Dust & Grooves

Whether you choose to organize your record collection chronologically, alphabetically, or autobiographically, there's no denying your obsession with vinyl — you hunt, dig, and browse for that all-important LP, willing to do just about anything to add it to your collection. The writers of Dust & Grooves: Adventures in Record Collecting understand that obsession all too well. This book details the fixation with vinyl of 130 collectors, and their collections, with gorgeous photographs, and in-depth interviews that shed light onto what makes them tick. With 250 full-page photos featuring the collections of DJs, producers, music lovers, and record dealers, as well as 12 detailed interviews, you might just get some insight into what motivates you.

  • Letters of Note

    While a good portion of history happened out in the open, allowing it to be preserved in the history books for everyone to read for generations, still more happened in the private correspondence of people who mattered. In Letters of Note: An Eclectic Collection of Correspondence Deserving of a Wider Audience (brought to you by the creator of the blog by the same name) you'll read letters spanning across centuries, from influential political leaders, authors, actors, murderers, and more. Each one lends a unique insight into the major events of the time, whether they're wars, cultural shifts, key moments, or important discoveries. This epistolary compilation contains over 300 letters, detailing the personal thoughts of everyone from Jack the Ripper to Kurt Vonnegut.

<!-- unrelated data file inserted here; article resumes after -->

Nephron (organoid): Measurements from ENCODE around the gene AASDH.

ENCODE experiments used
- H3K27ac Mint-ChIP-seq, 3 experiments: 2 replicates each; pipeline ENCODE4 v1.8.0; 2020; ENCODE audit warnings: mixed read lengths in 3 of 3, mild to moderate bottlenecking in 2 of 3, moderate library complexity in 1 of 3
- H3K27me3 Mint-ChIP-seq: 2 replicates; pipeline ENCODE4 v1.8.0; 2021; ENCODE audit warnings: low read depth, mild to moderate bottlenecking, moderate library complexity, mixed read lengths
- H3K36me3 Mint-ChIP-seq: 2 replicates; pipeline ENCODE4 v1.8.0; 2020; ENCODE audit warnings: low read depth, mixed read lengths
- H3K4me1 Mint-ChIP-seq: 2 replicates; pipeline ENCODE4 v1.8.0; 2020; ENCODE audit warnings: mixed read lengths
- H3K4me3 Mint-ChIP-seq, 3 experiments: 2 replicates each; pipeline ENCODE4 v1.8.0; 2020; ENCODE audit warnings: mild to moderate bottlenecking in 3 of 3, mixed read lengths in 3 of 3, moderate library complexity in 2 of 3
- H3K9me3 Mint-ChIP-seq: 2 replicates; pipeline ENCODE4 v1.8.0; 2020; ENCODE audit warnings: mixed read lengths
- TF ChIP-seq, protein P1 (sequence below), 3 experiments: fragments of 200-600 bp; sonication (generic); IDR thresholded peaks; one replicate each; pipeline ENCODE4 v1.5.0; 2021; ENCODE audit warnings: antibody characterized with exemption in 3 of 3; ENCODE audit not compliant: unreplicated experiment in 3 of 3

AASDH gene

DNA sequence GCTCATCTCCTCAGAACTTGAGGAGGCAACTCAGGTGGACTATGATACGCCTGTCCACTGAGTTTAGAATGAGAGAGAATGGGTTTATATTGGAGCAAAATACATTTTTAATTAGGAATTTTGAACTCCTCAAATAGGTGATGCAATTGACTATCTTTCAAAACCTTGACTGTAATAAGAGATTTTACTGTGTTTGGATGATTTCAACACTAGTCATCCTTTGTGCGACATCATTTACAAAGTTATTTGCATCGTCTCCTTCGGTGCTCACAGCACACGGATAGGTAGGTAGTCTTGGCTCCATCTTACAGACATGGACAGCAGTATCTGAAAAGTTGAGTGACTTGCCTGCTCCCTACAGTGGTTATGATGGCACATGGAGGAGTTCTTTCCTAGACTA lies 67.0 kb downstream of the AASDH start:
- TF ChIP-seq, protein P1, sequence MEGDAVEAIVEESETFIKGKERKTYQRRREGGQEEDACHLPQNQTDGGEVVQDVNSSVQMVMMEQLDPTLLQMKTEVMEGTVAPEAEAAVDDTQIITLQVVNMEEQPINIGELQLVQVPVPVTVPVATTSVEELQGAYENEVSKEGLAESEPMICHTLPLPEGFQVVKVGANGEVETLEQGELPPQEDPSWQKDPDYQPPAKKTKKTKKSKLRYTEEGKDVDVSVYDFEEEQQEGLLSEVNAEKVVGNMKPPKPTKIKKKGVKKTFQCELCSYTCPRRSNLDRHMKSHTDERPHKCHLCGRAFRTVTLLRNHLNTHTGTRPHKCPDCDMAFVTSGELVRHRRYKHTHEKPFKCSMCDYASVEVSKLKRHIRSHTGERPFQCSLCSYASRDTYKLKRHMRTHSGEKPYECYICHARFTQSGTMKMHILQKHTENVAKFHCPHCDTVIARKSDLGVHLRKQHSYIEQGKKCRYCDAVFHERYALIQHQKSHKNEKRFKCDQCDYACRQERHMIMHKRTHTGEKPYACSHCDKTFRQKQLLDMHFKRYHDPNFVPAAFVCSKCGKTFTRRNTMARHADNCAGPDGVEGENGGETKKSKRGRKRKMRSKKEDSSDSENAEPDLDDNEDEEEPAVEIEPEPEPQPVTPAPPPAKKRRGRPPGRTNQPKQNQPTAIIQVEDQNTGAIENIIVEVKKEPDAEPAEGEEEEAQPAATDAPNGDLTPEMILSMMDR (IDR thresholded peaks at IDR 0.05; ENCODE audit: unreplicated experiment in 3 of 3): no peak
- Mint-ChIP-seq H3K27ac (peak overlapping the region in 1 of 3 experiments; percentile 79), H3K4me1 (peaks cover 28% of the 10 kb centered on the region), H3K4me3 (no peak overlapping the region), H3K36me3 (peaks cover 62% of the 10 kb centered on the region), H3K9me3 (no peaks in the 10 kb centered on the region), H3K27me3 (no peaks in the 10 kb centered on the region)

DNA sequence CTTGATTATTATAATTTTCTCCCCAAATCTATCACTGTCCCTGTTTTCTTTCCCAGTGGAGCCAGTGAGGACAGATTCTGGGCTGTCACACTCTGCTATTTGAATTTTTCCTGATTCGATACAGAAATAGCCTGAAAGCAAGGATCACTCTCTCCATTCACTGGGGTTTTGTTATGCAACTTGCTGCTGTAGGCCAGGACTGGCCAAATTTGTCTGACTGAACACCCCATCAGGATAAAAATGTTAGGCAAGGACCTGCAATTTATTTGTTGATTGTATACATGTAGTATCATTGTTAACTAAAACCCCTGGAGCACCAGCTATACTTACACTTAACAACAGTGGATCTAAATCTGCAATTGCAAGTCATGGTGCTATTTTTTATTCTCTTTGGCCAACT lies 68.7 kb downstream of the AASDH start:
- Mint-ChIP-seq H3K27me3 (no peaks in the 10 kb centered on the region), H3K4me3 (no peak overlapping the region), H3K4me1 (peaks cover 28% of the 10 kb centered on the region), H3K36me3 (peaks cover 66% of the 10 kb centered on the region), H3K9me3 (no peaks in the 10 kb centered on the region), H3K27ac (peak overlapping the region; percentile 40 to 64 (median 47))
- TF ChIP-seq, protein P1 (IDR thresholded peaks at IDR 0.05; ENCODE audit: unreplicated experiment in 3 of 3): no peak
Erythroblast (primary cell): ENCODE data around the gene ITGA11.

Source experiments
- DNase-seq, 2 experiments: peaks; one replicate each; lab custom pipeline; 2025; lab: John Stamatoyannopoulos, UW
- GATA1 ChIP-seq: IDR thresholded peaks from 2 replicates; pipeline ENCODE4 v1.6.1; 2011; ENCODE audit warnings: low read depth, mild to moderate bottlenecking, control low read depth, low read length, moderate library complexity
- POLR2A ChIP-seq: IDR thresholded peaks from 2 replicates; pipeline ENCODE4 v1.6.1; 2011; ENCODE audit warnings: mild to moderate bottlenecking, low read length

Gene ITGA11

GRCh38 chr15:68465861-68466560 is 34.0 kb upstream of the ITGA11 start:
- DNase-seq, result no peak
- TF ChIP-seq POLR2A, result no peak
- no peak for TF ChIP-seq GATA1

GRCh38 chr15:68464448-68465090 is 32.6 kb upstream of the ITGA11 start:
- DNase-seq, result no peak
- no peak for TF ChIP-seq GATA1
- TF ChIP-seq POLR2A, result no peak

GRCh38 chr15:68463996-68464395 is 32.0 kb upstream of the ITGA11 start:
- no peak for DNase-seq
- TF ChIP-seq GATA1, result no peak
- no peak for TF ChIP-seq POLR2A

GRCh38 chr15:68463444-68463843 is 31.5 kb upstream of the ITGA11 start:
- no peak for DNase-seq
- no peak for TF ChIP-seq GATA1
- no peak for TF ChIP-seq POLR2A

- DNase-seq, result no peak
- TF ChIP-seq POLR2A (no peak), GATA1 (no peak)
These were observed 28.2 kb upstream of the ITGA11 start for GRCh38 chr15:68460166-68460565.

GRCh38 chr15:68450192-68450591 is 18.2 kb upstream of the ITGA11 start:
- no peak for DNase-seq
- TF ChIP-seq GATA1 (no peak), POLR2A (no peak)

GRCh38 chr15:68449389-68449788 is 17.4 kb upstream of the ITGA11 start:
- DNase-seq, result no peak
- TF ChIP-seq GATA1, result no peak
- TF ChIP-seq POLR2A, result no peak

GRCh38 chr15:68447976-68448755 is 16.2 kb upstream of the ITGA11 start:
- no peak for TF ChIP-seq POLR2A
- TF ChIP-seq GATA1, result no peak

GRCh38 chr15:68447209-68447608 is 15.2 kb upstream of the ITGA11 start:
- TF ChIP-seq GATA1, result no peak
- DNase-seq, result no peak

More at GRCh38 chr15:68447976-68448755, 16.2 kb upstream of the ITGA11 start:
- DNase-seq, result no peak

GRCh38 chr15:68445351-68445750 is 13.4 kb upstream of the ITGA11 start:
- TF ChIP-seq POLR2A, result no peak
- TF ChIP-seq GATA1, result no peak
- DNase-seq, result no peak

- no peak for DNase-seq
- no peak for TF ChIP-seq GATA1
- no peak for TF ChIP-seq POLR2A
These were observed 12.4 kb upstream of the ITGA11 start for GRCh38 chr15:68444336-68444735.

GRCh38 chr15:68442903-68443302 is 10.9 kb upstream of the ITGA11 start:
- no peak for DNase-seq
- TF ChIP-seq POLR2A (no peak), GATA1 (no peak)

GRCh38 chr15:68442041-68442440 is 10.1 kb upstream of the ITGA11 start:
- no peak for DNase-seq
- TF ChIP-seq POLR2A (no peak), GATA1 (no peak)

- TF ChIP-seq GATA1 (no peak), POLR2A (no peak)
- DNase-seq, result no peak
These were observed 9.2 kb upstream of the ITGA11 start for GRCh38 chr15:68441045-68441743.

• Poems That Make Grown Men Cry

    It takes a real man to break out the weakness tissues and pass a little bit of eye water every now and then — and it takes some serious fortitude to document what brings you to the brink for the world to read. In Poems That Make Grown Men Cry: 100 Men on the Words That Move Them, a literary anthology containing the poetic works that brought scientists, actors, writers, and other important men to tears, you'll read the works of everyone from Keats and Wordsworth, to Joyce and Auden. Each piece is accompanied by a personal essay from a noteworthy guy, detailing just what about that great work made them weep. It's enough to make even the toughest of dudes get in touch with his emotional side.

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